By Joseph D’Andrea
For a director turning 81 this month, Martin Scorsese continues to prove that he has plenty of gas left in the tank with his new film, “Killers of the Flower Moon.”
Starring frequent Scorsese collaborators Robert De Niro and Leonardo DiCaprio, as well as standout Lily Gladstone as the central indigenous figure, the film centers on the true story of the FBI-investigated murders that took place in the Osage nation in Oklahoma during the early half of the twentieth century.
Based on David Grann’s 2017 book of the same name, “Killers” is very matter-of-fact in many ways but is anything but flat and always feels distinctly Scorsese. It’s not that Scorsese has a flashy style but the audience can always tell he’s behind the camera because of his awareness of multiple perspectives in history and concentration on the relationships between those on screen. He cares so deeply about telling the stories of the characters in this film and focuses so intimately on their stories. The layered, brutally honest drama takes center stage and the overwhelming runtime feels wholly necessary, as it did in Scorsese’s previous narrative feature, 2019’s “The Irishman.”
As an outsider looking in on the Osage nation, the audience questions the characters’ morals from the opening scene until the credits roll. When the film ends, viewers aren’t left empty after watching these slimeballs get away with their crimes. Instead, through the tremendous agency Scorsese gives to the natives, the audience truly feels connected to the victims. And that’s the goal in the end: We can’t give these natives back what they lost but we can give them back their voice. History can’t be changed but viewers can at least look at the situation in the most human way possible, on both sides.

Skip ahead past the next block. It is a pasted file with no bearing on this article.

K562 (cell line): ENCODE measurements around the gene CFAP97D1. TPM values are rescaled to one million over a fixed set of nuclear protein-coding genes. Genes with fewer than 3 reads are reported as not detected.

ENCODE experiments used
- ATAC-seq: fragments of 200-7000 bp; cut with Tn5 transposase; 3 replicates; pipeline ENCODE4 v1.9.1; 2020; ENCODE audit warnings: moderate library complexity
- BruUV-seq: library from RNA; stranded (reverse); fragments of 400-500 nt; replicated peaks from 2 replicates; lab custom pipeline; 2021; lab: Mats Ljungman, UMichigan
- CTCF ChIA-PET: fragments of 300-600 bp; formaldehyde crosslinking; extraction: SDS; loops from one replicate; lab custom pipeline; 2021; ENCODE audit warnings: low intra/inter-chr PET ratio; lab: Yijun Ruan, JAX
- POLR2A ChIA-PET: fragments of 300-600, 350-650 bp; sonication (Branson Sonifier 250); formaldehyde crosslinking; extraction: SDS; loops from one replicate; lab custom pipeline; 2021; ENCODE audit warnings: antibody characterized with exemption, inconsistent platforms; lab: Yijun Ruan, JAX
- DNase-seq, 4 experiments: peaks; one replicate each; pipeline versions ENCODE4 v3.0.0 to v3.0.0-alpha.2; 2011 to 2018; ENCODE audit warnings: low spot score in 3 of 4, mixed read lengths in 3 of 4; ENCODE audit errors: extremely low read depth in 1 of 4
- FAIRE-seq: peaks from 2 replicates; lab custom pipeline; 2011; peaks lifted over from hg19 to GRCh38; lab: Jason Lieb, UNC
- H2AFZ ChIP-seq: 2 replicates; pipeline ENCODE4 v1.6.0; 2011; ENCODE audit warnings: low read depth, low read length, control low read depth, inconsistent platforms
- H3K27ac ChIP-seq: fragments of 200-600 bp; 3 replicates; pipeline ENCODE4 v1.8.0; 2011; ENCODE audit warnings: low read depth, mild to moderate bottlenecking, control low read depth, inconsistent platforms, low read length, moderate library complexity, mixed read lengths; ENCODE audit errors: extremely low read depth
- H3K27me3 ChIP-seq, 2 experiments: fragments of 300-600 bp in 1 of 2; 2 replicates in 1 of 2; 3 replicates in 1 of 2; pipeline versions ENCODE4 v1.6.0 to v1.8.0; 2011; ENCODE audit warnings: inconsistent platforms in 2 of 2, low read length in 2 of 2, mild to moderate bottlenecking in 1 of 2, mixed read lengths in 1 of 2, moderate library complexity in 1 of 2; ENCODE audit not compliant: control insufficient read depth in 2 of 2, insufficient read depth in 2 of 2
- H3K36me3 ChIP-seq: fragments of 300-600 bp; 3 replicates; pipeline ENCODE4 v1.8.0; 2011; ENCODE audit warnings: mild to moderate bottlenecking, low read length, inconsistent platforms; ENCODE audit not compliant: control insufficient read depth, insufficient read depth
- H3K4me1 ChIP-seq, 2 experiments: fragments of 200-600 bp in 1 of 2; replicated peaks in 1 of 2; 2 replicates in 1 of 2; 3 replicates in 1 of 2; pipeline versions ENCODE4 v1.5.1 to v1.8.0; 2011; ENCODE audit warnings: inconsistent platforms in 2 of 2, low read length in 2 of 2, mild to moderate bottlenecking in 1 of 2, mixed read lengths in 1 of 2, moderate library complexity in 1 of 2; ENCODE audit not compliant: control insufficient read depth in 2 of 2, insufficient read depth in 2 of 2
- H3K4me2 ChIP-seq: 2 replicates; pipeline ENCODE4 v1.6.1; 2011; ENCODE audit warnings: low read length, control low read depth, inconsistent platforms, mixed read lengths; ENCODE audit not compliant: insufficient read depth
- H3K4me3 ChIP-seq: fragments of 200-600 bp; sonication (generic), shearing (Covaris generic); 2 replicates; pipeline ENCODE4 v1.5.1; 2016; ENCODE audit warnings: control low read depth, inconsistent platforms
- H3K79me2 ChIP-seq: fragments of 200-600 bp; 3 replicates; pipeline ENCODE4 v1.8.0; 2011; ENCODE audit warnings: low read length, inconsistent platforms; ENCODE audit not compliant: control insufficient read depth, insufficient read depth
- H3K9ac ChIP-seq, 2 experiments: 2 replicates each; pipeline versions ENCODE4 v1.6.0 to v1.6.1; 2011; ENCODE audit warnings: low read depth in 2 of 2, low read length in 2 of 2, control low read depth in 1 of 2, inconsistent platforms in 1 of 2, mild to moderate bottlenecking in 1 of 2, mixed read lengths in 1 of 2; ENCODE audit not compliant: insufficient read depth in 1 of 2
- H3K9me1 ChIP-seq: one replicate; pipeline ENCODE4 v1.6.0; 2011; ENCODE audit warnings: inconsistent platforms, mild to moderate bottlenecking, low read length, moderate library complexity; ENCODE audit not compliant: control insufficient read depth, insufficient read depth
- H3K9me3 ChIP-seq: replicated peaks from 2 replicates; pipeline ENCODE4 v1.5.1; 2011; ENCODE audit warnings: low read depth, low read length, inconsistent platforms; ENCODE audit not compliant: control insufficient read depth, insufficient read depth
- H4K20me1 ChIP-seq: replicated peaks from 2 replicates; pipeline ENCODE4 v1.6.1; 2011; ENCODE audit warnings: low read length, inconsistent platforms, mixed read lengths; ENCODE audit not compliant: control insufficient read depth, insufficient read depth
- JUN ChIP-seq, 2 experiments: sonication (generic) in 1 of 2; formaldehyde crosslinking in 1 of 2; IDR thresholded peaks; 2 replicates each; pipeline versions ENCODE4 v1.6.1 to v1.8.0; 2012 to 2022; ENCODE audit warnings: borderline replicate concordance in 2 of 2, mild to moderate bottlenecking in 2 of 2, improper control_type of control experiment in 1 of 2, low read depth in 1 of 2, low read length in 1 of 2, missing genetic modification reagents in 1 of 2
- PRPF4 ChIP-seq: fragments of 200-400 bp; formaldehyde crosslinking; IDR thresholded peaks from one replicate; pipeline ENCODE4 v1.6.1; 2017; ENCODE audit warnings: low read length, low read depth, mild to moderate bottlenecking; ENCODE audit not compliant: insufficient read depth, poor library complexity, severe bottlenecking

DiCaprio, as fresh-out-of-the-Army Ernest Burkhart, went to a place I’ve never seen him go. He plays Burkhart as someone who feels displaced in his own body to the point of feeling like a puppet at times (not to say he wasn’t responsible for what he did). In “Django Unchained,” DiCaprio is certainly intimidating but Quentin Tarantino’s touch made Calvin Candie a bit too cartoonish and theatrical to get a true feeling of how far into a realistic villainous role DiCaprio can go. Here, he gives one of his best performances to date, constantly making the audience uncomfortable with how he’s simultaneously lost in his ways but also fully content in his actions (which is admittedly debatable in some respects, especially after the ending).
The greedy two-faced rancher, William “King” Hale, played by De Niro, feels off from the start and is just as believable. Scorsese takes his time to reveal Hale’s manipulation and while we may not have ever completely trusted Hale without blinking twice, we feel convinced to a certain degree of how he has “benefitted” the lives of the Osage.
One of the most difficult parts to pull off was the balance of focusing on the white Burkhart and Hale, while not taking away from the Osage themselves. And even though the movie becomes increasingly focused on DiCaprio’s Ernest and less so on Gladstone’s Mollie — at least directly — we’re always conscious of where our sympathy should lie. By having a structure that flows at a fairly consistent pace, the quick outbursts of violence are even more jarring and hard-hitting. This choice can be a gamble when the movie is already as long as it is, but Scorsese knows that he needs to take all the time necessary to say what needs to be said.
As anyone else should after watching “Killers,” I’m just grateful I got to see another monumental film of Marty’s on the big screen. With the new releases of only a few select filmmakers including him, it always feels like a different, special experience compared to anything else that comes out now. Keep working, Marty!
“Killers of the Flower Moon” is currently showing exclusively in theaters and is planned to land on Apple TV+ by the end of the year.